A Review: Night Of The Living Dead Christian – CSFF Blog Tour, Day 3

The CSFF Blog Tour for Night Of The Living Dead Christian by Matt Mikalatos is winding down. What a ride!

We have a book giveaway at Beckie Burnham‘s site, a quiz to determine what kind of monster you are at Chawna Schroeder‘s, reviews of My Imaginary Jesus, such as this one by Shannon McDermott, and theology discussions by the Boohers — Thomas Fletcher and Thomas Clayton. That’s only scratching the surface. There is much, much more to enjoy.

A bonus has been the posts by our host author who is offering several goodies to the winner of the Top Tour Blogger Award and who has graciously shared a portion of his book proposal so writers can see a bit of how he presented his story to his publisher. He also has linked to chapters with bonus material so we can see how the story changed from an earlier conception. It’s great stuff.

But now, on to what you came to read.

The Review

The Story. Unlike My Imaginary Jesus which was fairly episodic, Night of the Living Dead Christian has a basic plot.

Matt Mikalatos is once again a character in his own book. This one, however, is really his neighbor’s story. Luther is a werewolf. He doesn’t want to be one because his wife left him, taking their daughter with her. He is desperate to find a way to stop being a werewolf, so Matt and a couple other buddies determine to help him. The story, then, is Luther’s quest for change.

Strengths. This short description of the story, or the one on the back cover, or any of those I read from tour participants doesn’t really give an adequate representation of the book.

First, it is funny. Matt is a bit bumbling (which ends up playing a significant part in the story), and his humor, self-deprecating. As several commenters pointed out in my day one post about the use of spoof in the book, this technique is disarming, allowing readers to sit back and chuckle without feeling defensive.

But this isn’t simply a romp with vampires and mad scientists and zombies popping in and out for no rhyme or reason. It’s actually a very authentic, incredibly sad and serious story. It’s very “real life.” Luther’s werewolfishness, as it turns out, is no laughing matter. He has every right to want to be rid of it for good. Except he doesn’t want to be rid of it.

And therein lies more truth and reality. This book is full of such insight, but also of answers. Yes, answers — the very thing that so many Christians think we ought not be giving in our stories. But Matt is faithful to Scripture, so his answers aren’t easy, nor are they quick. They paint the picture of the seed dying in the ground in order that it might begin to grow.

What’s more, this book, so full of Biblical teaching, is not preachy. In all the fifty-some articles I’ve read about this book over these past three days, I don’t remember any saying the book was preachy. In fact just the opposite. How can a book be so overtly Christian and not be preachy? You’ll have to read it for yourself and see.

So what are the strengths of this book? It’s easy to break down: it is funny and truthful.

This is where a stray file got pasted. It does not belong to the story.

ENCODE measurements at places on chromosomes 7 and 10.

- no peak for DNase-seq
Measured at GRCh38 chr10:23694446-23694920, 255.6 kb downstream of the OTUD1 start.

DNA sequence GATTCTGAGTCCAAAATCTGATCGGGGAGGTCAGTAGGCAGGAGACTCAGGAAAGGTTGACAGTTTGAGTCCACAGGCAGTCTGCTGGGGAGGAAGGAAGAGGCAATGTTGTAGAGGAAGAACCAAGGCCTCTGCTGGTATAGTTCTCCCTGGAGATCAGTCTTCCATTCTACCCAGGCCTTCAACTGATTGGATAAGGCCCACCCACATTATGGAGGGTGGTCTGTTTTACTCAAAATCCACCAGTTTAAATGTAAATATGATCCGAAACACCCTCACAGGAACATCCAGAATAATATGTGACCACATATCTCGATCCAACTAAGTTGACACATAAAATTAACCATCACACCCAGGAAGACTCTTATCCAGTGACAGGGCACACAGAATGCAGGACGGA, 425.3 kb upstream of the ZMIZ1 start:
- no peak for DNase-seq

Weaknesses. I don’t really have anything I’d call a weakness. Because Matt is doing something so different from other novels, it’s hard to evaluate it on the same terms.

I did realize as I read various tour posts that some people might be expecting a different book simply because it’s about monsters. This is not horror, not even close to horror. The monsters are a device. Will that disappoint some? Perhaps, but I think it will relieve a good many more, and it makes the book accessible to a wider audience.

At the same time, the back cover announces that the book is an allegory. Will that drive away readers expecting a fairly standard, predictable story? I hope not. It is most definitely a twenty-first century allegory, so it’s not like anything you’ve read before.

So the only weaknesses I can think of are the things people might expect, leading them to think the book is something it is not.

Recommendation. My first instinct was to say this is a must read for everyone, but I realize that’s not the case. Instead, I’ll amend my recommendation and say it’s a must read for those who want to think about spiritual things and who are willing to take a look in the mirror. Along the way you should plan to laugh a bit.

As an example, look at the front matter. Before the title page, as is typical of Christian fiction, there are a number of pages with endorsements, first of this book and then of Matt’s debut novel, Imaginary Jesus. The list of endorsers is impressive: Chris Fabry, radio host and bestselling author of Almost Heaven; Mike Duran, author of The Resurrection; Publishers Weekly; Relevant Magazine, CBA Retailers; Josh McDowell; Pete Wilson pastor of Cross Point Church in Nashville, and on and on. Finally, at the end of five pages of endorsements is this: “Adam Sadados, just some guy.”

Stay alert. When you read Night of the Living Dead Christian, you’ll find chuckle-inducing moments when you least expect them.

In conjunction with the CSFF Blog Tour, I received a free copy of this book from the publisher.

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